George W. Bush and his neoconservative supporters are hailing some signs of cooperation between Iraqi Sunni tribal leaders and U.S. forces in rooting out al-Qaeda extremists in Anbar Province as proof that Bush’s military occupation of Iraq is finally working and should not be ended by Congress.
“Finally,” wrote neoconservative Washington Post columnist Charles Krauthammer on July 13, “after four terribly long years, we know what works.” He, like Bush, cited the Anbar example as reason to reject growing public and congressional demands for a prompt U.S. military withdrawal from Iraq.
But the Anbar evidence could be read almost exactly the opposite way: that it is the growing belief among Sunnis that the American occupation is nearing its end that has caused some of them to view the U.S. military as a lesser evil and position themselves for what they perceive as the next phase of the conflict.
Anticipating a U.S. departure, these Sunnis are now more concerned about defending Sunni territory against the Shiite-dominated government army as well as eradicating al-Qaeda extremists whose indiscriminate killings have offended Iraqis of all stripes.
In other words, believing that the U.S. public and Congress will force Bush’s hand on military withdrawal, these Sunnis see the need to secure American armaments to match up against their Shiite rivals (if an intensified civil war should ensue), and they see the hyper-violent foreign jihadists as a threat to the province’s traditional Sunni power structure.
From this angle, the Anbar developments underscore why it's a good idea for the U.S. government to make clear its intention to leave Iraq, not what Bush and neocons see, another reason to extend the occupation indefinitely.
Indeed, this apparent shift in Sunni interests has long been anticipated by Iraq War critics if the U.S. occupation were to end. They have cited evidence that what al-Qaeda feared most in Iraq was a U.S. military withdrawal that would eliminate its most valuable recruitment pitch (Bush's occupation of Arab land) and diminish any value al-Qaeda fighters might have for Iraqi Sunnis.
This al-Qaeda fear was expressed by the group’s leaders, holed up along the Pakistani-Afghan border, in letters to Jordanian terrorist Abu Musab al-Zarqawi. The letters warned that al-Qaeda’s position in Iraq might collapse if the United States left, removing the glue holding together the fragile coalition between foreign jihadists and Iraqi nationalists.
That was why a July 2005 letter attributed to al-Qaeda’s second-in-command Ayman al-Zawahiri urged Zarqawi to start talking up the idea of an Islamic “caliphate,” so the young jihadists, drawn to Iraq to fight the Americans, wouldn’t just “lay down their weapons and silence the fighting zeal” once the Americans departed.
The “Zawahiri letter,” which was intercepted by U.S. intelligence, also predicted that an American departure would force the depleted force of al-Qaeda fighters into a desperate battle simply to carve out an enclave inside Iraq.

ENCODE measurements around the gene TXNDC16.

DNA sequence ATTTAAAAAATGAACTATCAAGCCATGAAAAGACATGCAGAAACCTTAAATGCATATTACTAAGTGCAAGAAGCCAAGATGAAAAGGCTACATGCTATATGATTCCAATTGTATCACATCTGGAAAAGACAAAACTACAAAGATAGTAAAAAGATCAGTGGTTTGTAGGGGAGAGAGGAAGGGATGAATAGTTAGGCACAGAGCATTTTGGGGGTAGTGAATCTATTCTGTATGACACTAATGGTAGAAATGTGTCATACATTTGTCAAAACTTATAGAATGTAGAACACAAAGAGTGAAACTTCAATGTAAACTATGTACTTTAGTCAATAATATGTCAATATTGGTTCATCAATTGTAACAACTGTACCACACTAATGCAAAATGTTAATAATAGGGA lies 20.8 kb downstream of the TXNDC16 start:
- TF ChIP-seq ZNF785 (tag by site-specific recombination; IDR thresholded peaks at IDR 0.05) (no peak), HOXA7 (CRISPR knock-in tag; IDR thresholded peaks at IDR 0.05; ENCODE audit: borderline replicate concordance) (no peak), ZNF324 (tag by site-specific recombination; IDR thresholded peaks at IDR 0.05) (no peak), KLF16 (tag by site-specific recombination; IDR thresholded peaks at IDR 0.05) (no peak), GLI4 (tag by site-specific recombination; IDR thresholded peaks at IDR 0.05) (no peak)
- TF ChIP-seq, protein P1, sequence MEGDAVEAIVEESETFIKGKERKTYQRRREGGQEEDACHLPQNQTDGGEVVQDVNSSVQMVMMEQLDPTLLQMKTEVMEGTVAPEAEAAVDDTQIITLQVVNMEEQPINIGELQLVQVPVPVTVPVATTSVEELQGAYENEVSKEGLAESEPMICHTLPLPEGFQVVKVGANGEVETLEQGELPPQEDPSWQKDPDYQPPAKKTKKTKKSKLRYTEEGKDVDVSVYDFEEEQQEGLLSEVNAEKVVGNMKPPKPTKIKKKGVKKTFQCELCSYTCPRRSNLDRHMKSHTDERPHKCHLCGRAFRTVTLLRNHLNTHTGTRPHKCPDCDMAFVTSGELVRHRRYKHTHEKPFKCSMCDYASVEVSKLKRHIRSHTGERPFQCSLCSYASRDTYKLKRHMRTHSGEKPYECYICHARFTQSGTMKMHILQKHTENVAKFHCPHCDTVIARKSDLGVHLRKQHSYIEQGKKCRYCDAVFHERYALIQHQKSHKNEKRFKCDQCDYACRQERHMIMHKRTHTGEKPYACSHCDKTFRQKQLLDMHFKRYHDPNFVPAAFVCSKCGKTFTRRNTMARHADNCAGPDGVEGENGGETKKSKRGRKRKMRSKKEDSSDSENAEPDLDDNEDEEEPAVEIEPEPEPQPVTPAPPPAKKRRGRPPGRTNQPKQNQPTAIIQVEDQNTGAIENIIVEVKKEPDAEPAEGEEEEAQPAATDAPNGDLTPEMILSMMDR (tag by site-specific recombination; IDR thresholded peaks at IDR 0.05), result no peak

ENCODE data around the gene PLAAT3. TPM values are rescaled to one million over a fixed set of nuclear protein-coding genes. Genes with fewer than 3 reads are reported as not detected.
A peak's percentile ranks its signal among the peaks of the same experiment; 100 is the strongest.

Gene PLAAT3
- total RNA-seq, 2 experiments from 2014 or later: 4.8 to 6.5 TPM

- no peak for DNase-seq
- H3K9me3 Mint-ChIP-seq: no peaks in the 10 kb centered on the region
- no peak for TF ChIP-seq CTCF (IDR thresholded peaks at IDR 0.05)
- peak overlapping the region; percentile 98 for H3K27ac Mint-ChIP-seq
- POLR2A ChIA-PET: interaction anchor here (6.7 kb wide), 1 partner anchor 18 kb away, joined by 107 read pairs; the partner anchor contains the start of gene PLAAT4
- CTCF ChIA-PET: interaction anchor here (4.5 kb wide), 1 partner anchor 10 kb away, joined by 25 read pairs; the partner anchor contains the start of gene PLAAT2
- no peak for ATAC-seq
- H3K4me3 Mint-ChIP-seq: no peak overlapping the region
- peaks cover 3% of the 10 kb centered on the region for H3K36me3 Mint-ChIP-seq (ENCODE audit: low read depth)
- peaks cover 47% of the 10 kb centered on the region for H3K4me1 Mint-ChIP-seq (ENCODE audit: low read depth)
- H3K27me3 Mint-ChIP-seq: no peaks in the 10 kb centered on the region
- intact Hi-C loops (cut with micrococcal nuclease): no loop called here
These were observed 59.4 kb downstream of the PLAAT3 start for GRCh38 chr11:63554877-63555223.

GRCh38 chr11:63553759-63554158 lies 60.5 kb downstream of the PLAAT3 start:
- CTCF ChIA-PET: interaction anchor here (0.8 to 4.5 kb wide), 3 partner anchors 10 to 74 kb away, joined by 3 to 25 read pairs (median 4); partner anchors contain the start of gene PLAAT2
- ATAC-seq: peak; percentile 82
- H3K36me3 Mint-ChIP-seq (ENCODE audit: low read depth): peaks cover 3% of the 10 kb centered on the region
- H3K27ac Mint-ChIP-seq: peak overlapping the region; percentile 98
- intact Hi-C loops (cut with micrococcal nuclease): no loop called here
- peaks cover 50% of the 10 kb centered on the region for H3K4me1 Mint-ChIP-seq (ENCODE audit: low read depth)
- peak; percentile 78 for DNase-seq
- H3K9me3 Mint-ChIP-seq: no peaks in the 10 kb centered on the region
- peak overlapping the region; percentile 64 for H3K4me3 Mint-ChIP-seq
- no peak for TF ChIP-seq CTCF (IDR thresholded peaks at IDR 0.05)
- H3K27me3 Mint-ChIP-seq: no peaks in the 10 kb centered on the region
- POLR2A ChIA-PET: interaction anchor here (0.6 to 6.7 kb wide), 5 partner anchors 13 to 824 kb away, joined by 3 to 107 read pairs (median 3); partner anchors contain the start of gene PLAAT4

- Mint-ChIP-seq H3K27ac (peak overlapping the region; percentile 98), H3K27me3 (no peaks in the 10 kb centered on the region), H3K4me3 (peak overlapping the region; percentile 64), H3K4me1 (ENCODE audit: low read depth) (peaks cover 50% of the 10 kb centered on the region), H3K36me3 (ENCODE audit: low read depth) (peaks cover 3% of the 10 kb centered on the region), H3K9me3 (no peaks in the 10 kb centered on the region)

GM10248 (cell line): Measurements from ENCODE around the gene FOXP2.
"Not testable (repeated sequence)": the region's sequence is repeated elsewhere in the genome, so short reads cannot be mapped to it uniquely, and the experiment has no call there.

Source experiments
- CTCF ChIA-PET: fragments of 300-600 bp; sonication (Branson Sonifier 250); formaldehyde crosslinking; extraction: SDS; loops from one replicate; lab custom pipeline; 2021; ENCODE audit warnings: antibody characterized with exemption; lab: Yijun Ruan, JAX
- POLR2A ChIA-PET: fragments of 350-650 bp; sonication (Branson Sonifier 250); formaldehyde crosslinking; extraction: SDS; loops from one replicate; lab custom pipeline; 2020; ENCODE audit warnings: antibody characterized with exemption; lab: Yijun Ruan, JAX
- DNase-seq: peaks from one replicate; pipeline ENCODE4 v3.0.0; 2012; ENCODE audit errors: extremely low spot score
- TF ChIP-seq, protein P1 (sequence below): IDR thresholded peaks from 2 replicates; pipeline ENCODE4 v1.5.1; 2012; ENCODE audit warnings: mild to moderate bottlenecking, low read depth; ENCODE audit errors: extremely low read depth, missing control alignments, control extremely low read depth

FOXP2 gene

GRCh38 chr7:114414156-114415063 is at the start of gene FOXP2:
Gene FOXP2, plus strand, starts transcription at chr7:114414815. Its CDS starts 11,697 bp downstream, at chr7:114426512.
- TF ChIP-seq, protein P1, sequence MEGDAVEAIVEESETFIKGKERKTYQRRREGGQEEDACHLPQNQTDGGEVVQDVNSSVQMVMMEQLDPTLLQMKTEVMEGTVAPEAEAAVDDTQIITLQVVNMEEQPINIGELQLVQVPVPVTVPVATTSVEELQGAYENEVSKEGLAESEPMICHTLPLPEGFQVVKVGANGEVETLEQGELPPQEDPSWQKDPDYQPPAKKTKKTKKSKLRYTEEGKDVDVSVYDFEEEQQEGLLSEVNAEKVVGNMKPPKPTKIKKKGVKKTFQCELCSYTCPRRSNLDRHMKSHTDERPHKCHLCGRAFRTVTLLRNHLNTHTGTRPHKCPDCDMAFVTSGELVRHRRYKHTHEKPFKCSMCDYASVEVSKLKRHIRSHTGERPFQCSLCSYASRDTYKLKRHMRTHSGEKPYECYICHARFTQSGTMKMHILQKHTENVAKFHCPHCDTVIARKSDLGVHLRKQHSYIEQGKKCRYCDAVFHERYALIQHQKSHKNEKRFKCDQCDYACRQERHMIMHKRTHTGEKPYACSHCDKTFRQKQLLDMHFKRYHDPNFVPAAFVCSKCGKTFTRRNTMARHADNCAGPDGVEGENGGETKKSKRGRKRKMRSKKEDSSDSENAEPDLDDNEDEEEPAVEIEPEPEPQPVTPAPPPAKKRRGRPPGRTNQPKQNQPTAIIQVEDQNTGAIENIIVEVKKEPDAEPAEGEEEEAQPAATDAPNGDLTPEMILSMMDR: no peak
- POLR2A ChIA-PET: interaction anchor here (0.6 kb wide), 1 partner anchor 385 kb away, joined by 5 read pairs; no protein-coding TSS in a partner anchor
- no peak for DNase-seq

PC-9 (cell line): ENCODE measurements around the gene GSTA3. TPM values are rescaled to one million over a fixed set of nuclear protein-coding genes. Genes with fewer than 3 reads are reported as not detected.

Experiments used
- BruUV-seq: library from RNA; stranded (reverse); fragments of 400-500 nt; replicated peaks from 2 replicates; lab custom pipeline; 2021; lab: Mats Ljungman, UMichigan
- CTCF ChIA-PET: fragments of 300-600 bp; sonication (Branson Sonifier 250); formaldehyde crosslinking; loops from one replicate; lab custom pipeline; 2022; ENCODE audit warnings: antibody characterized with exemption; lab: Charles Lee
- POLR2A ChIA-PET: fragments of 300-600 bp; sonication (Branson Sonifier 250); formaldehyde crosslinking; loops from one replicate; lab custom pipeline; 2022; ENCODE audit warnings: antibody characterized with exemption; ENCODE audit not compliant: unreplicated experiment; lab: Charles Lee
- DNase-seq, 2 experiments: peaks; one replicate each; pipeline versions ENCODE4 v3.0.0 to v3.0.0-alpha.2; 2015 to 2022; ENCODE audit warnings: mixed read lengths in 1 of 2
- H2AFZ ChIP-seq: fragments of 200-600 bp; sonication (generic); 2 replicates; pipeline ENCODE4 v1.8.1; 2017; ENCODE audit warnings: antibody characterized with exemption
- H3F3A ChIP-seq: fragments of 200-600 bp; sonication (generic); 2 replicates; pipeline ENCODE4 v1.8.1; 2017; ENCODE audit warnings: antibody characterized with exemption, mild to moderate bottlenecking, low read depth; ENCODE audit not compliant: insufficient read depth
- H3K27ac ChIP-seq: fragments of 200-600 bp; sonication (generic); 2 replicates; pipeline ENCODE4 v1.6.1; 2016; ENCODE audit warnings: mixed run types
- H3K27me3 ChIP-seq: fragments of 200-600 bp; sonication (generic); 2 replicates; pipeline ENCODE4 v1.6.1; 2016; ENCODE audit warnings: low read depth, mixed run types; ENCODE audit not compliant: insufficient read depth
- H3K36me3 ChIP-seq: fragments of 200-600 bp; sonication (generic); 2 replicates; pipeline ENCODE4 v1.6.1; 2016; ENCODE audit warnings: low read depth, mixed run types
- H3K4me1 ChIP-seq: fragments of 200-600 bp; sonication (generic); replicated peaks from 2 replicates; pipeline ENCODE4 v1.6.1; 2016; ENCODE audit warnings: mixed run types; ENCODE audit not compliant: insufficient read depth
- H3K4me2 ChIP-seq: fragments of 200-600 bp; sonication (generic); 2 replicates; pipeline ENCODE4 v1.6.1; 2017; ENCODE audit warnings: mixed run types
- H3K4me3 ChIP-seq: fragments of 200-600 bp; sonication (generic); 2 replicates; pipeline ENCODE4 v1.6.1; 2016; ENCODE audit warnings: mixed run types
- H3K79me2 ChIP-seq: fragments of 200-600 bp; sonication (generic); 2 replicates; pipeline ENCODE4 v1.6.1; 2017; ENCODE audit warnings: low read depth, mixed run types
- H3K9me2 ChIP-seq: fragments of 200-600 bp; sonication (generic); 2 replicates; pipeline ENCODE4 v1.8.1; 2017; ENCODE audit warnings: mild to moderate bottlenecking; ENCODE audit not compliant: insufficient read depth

In December 2005 letter, another top aide to Osama bin Laden, known as “Atiyah,” lectured Zarqawi on the need to act more respectfully toward Iraqi Sunni leaders so al-Qaeda could begin addressing its need to put down deeper roots in Iraq.
In pursuit of that goal, Atiyah also saw the importance of keeping the U.S. forces bogged down in Iraq. “Prolonging the war is in our interest,” Atiyah wrote in a letter that was discovered by U.S. forces after Zarqawi’s death in June 2006. [See Consortiumnews.com’s “Al-Qaeda’s Fragile Foothold.”]
But Bush and his neocon backers – in a pattern that has been repeated since the U.S. invasion in March 2003 – are interpreting the modest inroads that U.S. commanders have made with Sunni leaders in Anbar and, to a lesser extent, Diyala Province as a reason to continue the U.S. occupation indefinitely.
From the beginning of the war, every time a silver lining could be spotted in an otherwise dark cloud, Bush and the neocons have exploited the development for maximum political advantage back in Washington and as justification to extend the war in Iraq.
So, when Saddam Hussein’s Baghdad statue was pulled down in April 2003, that was cited as proof the Iraqis favored the U.S. military presence; when Hussein’s two sons were killed and the dictator was captured, the U.S. mission creep edged further toward an ambitious nation-building project; when millions of Shiites turned out for elections, that was seen as another endorsement of the U.S. military presence rather than a self-interested move to consolidate Shiite power over the Sunnis.
At each juncture, Bush could have cited the positive development as the moment for the United States to start heading home. Instead, Bush seized on these “turning points” to berate his domestic critics and to dig the United States more deeply into Iraq.
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